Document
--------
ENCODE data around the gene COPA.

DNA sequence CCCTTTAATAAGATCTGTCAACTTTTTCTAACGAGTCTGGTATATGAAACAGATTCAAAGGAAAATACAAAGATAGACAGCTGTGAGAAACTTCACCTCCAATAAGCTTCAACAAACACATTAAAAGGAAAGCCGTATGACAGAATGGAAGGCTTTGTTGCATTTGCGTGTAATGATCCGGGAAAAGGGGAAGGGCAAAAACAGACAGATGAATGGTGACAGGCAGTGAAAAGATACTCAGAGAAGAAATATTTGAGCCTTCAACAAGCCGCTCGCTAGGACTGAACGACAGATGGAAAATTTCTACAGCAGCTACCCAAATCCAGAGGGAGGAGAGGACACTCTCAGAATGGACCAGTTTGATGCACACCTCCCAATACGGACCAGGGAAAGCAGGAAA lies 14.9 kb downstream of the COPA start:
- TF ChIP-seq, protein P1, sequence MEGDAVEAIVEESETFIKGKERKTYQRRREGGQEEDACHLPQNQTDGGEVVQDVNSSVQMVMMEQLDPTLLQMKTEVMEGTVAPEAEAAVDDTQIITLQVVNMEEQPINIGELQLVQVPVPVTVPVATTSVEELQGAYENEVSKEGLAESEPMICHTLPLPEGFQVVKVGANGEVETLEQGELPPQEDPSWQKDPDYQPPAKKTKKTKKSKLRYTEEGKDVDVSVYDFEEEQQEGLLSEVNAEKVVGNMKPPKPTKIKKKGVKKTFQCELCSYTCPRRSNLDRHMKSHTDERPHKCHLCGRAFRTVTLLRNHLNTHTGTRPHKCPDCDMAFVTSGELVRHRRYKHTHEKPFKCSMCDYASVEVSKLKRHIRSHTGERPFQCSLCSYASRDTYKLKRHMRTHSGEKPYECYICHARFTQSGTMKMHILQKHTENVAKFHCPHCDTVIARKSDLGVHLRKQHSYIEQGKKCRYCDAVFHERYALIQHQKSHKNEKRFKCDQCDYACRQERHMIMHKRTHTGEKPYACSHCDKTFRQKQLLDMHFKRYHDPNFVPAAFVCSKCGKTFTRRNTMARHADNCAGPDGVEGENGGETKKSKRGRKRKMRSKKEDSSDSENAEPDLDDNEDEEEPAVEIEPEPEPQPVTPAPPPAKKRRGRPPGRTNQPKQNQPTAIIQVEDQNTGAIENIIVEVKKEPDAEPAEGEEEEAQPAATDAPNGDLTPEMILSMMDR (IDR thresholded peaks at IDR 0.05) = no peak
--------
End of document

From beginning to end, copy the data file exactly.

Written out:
ENCODE data around the gene COPA.

DNA sequence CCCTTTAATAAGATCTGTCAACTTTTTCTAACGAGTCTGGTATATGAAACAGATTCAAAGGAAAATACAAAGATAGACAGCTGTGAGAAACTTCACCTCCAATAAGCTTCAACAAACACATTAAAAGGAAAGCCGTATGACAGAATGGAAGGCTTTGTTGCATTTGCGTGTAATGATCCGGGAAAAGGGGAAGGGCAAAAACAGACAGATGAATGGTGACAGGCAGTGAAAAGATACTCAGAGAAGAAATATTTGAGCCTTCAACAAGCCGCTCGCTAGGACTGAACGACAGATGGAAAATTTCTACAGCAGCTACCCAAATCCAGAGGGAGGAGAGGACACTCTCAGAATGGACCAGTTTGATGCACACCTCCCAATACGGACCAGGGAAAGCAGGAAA lies 14.9 kb downstream of the COPA start:
- TF ChIP-seq, protein P1, sequence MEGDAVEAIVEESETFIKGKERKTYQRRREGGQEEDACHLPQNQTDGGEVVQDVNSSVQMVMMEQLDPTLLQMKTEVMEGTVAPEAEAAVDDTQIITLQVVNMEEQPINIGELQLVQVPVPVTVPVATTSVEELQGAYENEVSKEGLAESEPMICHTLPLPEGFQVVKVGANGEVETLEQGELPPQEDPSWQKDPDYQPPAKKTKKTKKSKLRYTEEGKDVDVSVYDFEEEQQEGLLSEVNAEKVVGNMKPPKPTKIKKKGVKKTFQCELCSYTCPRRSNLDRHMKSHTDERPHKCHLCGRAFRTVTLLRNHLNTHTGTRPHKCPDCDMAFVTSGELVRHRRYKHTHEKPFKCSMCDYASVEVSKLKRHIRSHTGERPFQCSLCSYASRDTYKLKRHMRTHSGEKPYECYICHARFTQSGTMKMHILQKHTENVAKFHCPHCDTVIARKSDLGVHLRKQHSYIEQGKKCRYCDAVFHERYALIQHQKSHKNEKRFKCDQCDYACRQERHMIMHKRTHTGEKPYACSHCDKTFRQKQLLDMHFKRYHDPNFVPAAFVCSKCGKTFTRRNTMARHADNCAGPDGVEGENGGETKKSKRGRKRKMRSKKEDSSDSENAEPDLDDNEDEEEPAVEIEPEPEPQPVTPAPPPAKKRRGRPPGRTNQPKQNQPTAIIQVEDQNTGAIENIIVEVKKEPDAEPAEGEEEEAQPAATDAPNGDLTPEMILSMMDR (IDR thresholded peaks at IDR 0.05) = no peak